Recolonization of burned aspen groves by land snails
Land mollusks play an important role in forest productivity, although they usu- ally pass unnoticed. They are part of the invertebrate fauna that busily convert leaf litter and fallen logs into soil nutrients. Litter in aspen groves provides habitat for these snails that feed on living and dead vegetative material. In turn, snails are included in the diet of small mammals and birds.
The mollusks of Yellowstone are not unique to the area, being found in suitable habitats elsewhere. Even in suitable habi- tats their distribution is spotty. Early ma- lacologists who collected in Yellowstone listed the species they found, without further data. Others who were studying a particular genus noted which of its spe- cies were found in the park. In my expe- rience, deciduous forest trees such as aspen generally have a greater abundance and variety of snails than coniferous for- ests on more acidic soils. The limited cover of sage-grassland also has fewer species than aspen stands.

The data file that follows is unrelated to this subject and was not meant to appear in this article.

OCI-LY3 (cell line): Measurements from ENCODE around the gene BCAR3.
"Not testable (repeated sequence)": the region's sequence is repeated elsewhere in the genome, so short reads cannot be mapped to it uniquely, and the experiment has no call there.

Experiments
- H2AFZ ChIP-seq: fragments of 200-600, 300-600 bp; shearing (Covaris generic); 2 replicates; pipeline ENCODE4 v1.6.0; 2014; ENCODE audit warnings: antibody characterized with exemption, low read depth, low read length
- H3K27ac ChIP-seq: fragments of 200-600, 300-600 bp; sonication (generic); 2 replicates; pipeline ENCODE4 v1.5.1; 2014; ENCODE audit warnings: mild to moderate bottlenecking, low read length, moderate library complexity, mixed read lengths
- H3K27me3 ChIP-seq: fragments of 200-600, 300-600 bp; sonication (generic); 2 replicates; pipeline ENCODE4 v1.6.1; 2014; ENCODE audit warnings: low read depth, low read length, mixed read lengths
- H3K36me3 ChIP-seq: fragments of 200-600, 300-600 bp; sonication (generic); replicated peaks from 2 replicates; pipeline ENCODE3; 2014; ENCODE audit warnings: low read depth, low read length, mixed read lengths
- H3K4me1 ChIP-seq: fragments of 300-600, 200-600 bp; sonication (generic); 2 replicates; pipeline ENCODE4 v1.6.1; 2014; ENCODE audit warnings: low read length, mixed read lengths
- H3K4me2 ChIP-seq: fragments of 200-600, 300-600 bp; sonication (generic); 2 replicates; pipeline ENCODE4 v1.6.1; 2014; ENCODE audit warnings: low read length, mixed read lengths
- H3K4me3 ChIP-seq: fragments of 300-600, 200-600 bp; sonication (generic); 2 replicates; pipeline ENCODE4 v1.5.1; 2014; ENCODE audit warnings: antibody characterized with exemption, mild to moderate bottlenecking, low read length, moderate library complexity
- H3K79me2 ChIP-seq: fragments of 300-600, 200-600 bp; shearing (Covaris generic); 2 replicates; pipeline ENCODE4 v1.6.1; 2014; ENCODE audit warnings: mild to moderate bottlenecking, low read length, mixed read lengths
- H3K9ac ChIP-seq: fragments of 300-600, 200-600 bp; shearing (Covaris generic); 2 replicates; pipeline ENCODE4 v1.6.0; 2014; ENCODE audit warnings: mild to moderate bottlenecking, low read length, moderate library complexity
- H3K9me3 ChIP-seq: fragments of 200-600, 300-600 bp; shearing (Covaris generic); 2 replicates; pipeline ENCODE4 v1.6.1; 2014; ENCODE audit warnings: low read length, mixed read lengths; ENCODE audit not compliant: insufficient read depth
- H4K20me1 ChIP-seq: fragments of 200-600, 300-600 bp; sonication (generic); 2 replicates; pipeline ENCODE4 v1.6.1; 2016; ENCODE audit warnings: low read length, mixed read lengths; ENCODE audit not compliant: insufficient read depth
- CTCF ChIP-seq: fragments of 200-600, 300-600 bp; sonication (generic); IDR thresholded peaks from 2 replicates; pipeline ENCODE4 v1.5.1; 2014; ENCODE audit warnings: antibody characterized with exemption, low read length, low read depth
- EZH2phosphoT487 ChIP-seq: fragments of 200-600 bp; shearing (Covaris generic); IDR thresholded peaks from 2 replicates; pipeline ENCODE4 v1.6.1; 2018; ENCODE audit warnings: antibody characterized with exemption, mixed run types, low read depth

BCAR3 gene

Beetle, D.E., "Recolonization of burned aspen groves by land snails" (1997). Aspen Bibliography. Paper 1578.